back to article Will the MOAB (Mother Of all AdBlockers) finally kill advertising?

Researchers from Princeton and Stanford University have developed an ad blocker that they claim could end the ad blocking "arms race" for good. You can put the claim to the test yourself quite easily – proof-of-concept prototype code can be downloaded in the form of a Chrome browser plugin. The researchers claim to have …

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Pint

nice reference

Will have to re-watch Idiocracy. If I remember rightly, it was somewhat prophetic.

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Re: nice reference

I'm watching it now - it's happening all around me, all day every day :(

The film is just the abridged version of modern society.

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vir
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Re: nice reference

Yeah, but what are electrolytes?

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Re: nice reference

Hah. Idiocracy is purported to be a work of fiction, set at 500 years in the future, but... this future seems to be approaching rapidly. We'll probably have to re-classify it as a documentary soon enough.

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Re: Yeah, but what are electrolytes?

It's..what they use to make Brawndo.

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Re: nice reference

Welcome to Costco. I love you.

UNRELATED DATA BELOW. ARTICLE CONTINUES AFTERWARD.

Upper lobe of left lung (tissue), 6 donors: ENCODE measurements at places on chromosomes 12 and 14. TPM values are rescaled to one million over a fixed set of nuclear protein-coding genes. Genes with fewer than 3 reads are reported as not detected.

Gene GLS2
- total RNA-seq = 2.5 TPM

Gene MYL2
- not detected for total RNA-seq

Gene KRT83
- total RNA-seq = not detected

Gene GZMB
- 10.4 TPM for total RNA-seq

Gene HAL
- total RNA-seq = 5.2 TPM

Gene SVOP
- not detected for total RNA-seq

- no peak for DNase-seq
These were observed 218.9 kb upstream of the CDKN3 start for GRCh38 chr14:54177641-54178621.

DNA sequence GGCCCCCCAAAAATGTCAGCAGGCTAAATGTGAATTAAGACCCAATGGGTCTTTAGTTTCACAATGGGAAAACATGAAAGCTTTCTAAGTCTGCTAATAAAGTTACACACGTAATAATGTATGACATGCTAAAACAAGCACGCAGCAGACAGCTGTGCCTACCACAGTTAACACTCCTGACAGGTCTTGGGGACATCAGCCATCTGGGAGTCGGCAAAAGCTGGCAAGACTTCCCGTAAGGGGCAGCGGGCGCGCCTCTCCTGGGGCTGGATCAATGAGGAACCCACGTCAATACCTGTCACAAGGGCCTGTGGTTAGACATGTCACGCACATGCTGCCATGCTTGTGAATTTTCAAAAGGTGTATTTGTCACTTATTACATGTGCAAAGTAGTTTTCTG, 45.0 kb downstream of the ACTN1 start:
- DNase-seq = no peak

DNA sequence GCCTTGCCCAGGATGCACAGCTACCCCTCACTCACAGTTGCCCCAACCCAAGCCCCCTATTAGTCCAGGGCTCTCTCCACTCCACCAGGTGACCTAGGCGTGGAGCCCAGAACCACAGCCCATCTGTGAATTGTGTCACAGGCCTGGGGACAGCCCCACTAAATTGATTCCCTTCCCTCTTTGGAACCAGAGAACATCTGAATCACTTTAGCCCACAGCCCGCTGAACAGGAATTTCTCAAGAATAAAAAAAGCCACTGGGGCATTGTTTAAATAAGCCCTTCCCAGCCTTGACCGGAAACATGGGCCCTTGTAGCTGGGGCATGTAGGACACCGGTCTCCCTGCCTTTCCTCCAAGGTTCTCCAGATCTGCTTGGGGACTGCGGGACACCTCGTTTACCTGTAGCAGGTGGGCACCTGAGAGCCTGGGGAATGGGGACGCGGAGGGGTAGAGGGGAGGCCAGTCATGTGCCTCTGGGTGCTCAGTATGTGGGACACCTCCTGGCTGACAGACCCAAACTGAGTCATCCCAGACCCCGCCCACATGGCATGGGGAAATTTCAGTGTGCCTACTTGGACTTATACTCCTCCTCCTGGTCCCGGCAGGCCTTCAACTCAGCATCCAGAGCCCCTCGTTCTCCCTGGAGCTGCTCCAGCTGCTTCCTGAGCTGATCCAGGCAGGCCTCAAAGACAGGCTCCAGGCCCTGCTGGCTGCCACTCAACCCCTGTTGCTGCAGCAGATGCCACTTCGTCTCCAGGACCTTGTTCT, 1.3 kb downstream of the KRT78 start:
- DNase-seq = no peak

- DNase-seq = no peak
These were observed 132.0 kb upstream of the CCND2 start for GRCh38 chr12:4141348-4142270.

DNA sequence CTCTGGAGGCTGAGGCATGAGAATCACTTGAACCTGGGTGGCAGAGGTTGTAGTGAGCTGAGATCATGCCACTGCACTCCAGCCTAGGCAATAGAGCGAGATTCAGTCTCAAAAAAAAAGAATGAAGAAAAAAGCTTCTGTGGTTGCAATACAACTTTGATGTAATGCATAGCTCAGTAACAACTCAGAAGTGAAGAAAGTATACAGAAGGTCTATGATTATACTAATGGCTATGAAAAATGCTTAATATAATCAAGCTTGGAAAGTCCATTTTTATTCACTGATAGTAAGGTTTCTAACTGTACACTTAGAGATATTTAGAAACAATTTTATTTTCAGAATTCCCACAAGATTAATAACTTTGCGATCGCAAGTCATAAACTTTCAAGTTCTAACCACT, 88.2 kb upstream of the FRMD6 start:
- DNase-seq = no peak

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Terminator

Re: nice reference

Idiocracy, yeah.

don't forget that TV screen (it appears prominently in the DVD menu) that has about 1/4 of its area with actual content on it. The entire outer portion is polluted with (apparently interactive) advertisements. Do the 'area math' and that's about 3/4 of the surface area of the TV screen, covered in moving/interactive ads... (I would expect it's at LEAST 3/4 of the bandwidth, too, including the SCRIPTING needed to make sure you actually SEE the ads and block the content if you use an ad blocker)

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Re: nice reference

"Yeah, but what are electrolytes?"

Electrolytes perform the ceremonial duties at the Electrolial College, which is responsible for electing the President of the United States of Decay.

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Gimp

Re: nice reference

Hah. Idiocracy is purported to be a work of fiction, set at 500 years in the future, but... this future seems to be approaching rapidly

Yawn. Wake me up when I can have my flying car the new series of Ow! My Balls is on

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Re: nice reference

ro watch it, and notice in the TV scene ('America's, funniest shots to the groin') ALL THOSE BOX ADS on either side ot the centralm2/3 of the screen where the program stream appears.

When do we have enough? How much is too much? And if the tidal wave teaches us to ignore it, what then?

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Sponsored people

Can it pick up the unlabelled adverts from sponsored athletes etc. The kind of like "I took out my new $BRAND bike today and it's amazing [Emoji hearts]".

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Re: Sponsored people

Not just athletes, but people on forums too. And I used to know a bloke on campus who was a paid 'brand ambassador' for shoes with wheels in them.

The answer is to go to the pub more, and use word-of-mouth when it is delivered face-to-face. Or subscribe (pay real money) to an organisation such as the Consumer Association who buy every product they then test in controlled circumstances.

But hey, I like my Logitech mouse, my Victorinox knife, Scarpa boots, my local Lidl, my Panasonic compact camera (but I hear Sony RX100 is the mutt's nuts)... I get on well with Ryobi drills, but my mates swear by Makita - and they have a better site radio.

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Anonymous Coward

People DO hate adverts